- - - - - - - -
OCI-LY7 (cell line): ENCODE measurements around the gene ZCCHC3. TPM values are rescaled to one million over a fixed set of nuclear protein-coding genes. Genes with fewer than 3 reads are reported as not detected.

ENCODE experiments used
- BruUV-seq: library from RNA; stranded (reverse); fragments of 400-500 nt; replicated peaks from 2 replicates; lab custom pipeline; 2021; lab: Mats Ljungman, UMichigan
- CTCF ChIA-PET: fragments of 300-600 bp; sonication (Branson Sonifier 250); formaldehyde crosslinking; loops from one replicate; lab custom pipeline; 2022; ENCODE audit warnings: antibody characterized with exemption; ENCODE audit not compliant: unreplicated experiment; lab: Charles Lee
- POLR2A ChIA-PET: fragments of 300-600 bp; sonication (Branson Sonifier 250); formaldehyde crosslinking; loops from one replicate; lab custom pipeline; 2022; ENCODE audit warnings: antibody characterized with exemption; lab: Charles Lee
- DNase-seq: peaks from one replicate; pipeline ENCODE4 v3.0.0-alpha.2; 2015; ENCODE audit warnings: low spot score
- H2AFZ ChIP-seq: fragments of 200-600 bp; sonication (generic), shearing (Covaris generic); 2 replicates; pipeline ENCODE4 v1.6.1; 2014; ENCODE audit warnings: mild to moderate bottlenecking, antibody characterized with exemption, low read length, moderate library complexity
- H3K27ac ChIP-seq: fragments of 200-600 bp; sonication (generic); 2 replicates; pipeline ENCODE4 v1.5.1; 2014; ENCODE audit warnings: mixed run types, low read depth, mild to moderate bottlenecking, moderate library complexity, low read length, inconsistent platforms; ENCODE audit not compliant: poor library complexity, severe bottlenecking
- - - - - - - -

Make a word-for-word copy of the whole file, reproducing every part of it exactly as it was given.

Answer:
OCI-LY7 (cell line): ENCODE measurements around the gene ZCCHC3. TPM values are rescaled to one million over a fixed set of nuclear protein-coding genes. Genes with fewer than 3 reads are reported as not detected.

ENCODE experiments used
- BruUV-seq: library from RNA; stranded (reverse); fragments of 400-500 nt; replicated peaks from 2 replicates; lab custom pipeline; 2021; lab: Mats Ljungman, UMichigan
- CTCF ChIA-PET: fragments of 300-600 bp; sonication (Branson Sonifier 250); formaldehyde crosslinking; loops from one replicate; lab custom pipeline; 2022; ENCODE audit warnings: antibody characterized with exemption; ENCODE audit not compliant: unreplicated experiment; lab: Charles Lee
- POLR2A ChIA-PET: fragments of 300-600 bp; sonication (Branson Sonifier 250); formaldehyde crosslinking; loops from one replicate; lab custom pipeline; 2022; ENCODE audit warnings: antibody characterized with exemption; lab: Charles Lee
- DNase-seq: peaks from one replicate; pipeline ENCODE4 v3.0.0-alpha.2; 2015; ENCODE audit warnings: low spot score
- H2AFZ ChIP-seq: fragments of 200-600 bp; sonication (generic), shearing (Covaris generic); 2 replicates; pipeline ENCODE4 v1.6.1; 2014; ENCODE audit warnings: mild to moderate bottlenecking, antibody characterized with exemption, low read length, moderate library complexity
- H3K27ac ChIP-seq: fragments of 200-600 bp; sonication (generic); 2 replicates; pipeline ENCODE4 v1.5.1; 2014; ENCODE audit warnings: mixed run types, low read depth, mild to moderate bottlenecking, moderate library complexity, low read length, inconsistent platforms; ENCODE audit not compliant: poor library complexity, severe bottlenecking